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Sen. Chris Coons encourages conversation, partnership on climate change in Notre Dame Forum lecture

| Monday, September 13, 2021

As part of the 2021 Notre Dame Forum “Care for Our Common Home,” University President Fr. John Jenkins welcomed NBC chief environmental affairs correspondent Anne Thompson and U.S. Sen. Chris Coons to campus for a “fireside chat” on the transition to a sustainable future, entitled “Call to Action: Crossing the Political Divide to Address Climate Challenges.”

To open up the discussion on the future of the environment, Jenkins announced that the University would be a carbon-neutral campus by the year 2050. He thanked leaders from the University and locally who have contributed to this goal while extending the goal to the international community.

“What we can accomplish locally can also be accomplished globally through commitment, collaboration and planning,” Jenkins said.

Alysa Guffey | The Observer
NBC chief environmental affairs correspondent Anne Thompson and Sen. Chris Coons sat down for a conversation on climate change and bipartisan support in the keynote event of the 2021 Notre Dame Forum.

Thompson then began the conversation with Sen. Coons by speaking on recent climate events that have dramatically impacted thousands of people across America, including Hurricane Ida, a category four hurricane that hit Louisiana this past week and led to substantial flooding in the Northeast United States, the wildfires in Southern California this past summer and a midsummer heatwave in the Pacific Northwest.

“This forum could not be more timely after the week that climate change hit home in America,” Thompson said.

When asked by Thompson if the political will has changed surrounding climate change, Sen. Coons explained that the conversation in the political world is changing rapidly but not enough to keep up with the rate at which climate change is accelerating.

“The challenge is that it may not be changing fast enough,” he said. “Technology has progressed dramatically. The cost of solar and wind and other renewable energies to a point where it’s now directly competitive with coal and oil.”

Sen. Coons, a democrat, became a senator in 2010 when he filled the Delaware seat previously held by Joe Biden. Sen. Coons currently serves as the co-chair of the bipartisan Senate Climate Solutions Caucus where he has worked closely with republican Sen. Mike Braun from Southern Indiana.

Coons said he first heard of Braun while helping his friend, former Senator Joe Donnelly, campaign against Braun, who was challenging Donnelly’s seat. When Braun was elected, Coons said he sat down with him to talk about their backgrounds and interests, which is where a mutual passion for protecting the environment was discovered.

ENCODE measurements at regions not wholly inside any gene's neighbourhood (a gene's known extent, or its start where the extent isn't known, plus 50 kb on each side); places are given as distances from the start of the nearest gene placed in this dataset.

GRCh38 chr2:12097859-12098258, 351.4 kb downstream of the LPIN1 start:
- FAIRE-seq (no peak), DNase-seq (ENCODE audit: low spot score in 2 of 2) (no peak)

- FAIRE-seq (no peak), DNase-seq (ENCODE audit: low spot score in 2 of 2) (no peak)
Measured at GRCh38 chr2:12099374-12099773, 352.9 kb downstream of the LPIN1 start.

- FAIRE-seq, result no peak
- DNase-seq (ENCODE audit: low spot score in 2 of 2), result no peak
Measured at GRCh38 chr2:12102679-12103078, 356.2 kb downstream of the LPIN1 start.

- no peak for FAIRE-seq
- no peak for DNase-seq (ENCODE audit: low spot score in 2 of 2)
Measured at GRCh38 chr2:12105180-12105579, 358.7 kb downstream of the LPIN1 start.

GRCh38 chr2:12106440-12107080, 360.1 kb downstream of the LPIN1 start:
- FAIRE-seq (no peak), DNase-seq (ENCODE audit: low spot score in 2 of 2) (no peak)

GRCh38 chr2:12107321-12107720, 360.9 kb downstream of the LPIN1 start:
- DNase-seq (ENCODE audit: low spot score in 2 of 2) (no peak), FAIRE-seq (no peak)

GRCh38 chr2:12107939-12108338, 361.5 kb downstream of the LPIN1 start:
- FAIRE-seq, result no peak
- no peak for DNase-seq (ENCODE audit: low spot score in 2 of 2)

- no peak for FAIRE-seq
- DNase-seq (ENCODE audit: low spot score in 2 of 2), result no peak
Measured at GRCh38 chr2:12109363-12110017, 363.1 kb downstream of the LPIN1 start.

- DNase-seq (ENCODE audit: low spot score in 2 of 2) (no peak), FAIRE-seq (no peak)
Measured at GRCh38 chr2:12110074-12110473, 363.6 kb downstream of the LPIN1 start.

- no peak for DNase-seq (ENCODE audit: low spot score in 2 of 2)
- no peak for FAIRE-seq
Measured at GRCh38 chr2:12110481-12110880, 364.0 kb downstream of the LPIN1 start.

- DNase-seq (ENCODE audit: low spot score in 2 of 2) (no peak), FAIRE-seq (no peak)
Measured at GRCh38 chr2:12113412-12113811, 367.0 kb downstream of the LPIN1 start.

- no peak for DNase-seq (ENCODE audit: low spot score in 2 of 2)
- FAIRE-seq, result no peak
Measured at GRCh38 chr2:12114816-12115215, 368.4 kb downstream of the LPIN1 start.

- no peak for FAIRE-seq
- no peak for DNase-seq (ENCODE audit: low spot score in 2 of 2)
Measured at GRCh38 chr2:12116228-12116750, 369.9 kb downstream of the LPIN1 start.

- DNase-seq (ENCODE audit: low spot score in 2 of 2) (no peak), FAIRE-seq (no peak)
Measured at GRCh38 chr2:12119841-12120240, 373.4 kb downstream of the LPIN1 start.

The purpose of the caucus was to unify Congress on the issue of climate change, which Coons acknowledged has been difficult, as many senators do not see eye-to-eye on the issue.

“There was a coalition of colleagues that insisted that climate change is a hoax and it’s not real, but there were also folks in the system that insisted that human activity did not cause climate change, and finally some who see climate change as real,” Coons said.

On his relationship with Braun, Coons emphasized that the pair’s party differences have helped the fight to recognize climate change.

“I thought it was important to have a partner who is every bit as conservative as I am in any way progressive [and] is determined to work together to find a way forward now,” Coons said.

However, in reaching across the aisle and creating the bipartisan committee, Coons said it has been “thrilling” to see how important climate change has become to Congress members. An agriculture climate bill co-sponsored by Braun was passed in July by a 92-8 vote, showing the bipartisan support, Coons said.

Coons went on to say that he sees combating climate change as a way to care for God’s creation while also being mindful of the injustice and inequality in the world.

“We are living through the middle of three crises at the same moment: the global health pandemic, the global refugee crisis and climate change, frankly, which is a reminder of how the inequality of the other two and of how our global interconnectedness is driving so much suffering around the world,” Coons said.

In his role as a U.S. senator, Coons attends various global conferences with representatives of other countries to deal with the topic of climate change. He described being at the 2015 United Nations Climate Change Conference and having a conversation with a representative from the Maldives, a small island in the Indian Ocean, as one of the most impactful experiences given that the Maldives has been projected to disappear because of climate change.

“To sit across the table from a small country, that really had nothing to do [with climate change], but where that whole country will cease to exist and its entire population will have to move and to meet with a country whose community is going to have to separate really puts it into context,” Coons said.

Members of the audience were invited to submit questions for Sen. Coons through an online link.

In response to a question on what students can do to combat climate change, Coons said “to be aware of it, take classes and be willing to make changes that show you care.”

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About Alysa Guffey

Alysa is a junior pursuing a major in history with minors in digital marketing and journalism, ethics and democracy. While she calls Breen-Phillips her home on campus, she is originally from Indianapolis. She currently serves as the Notre Dame News Editor.

Contact Alysa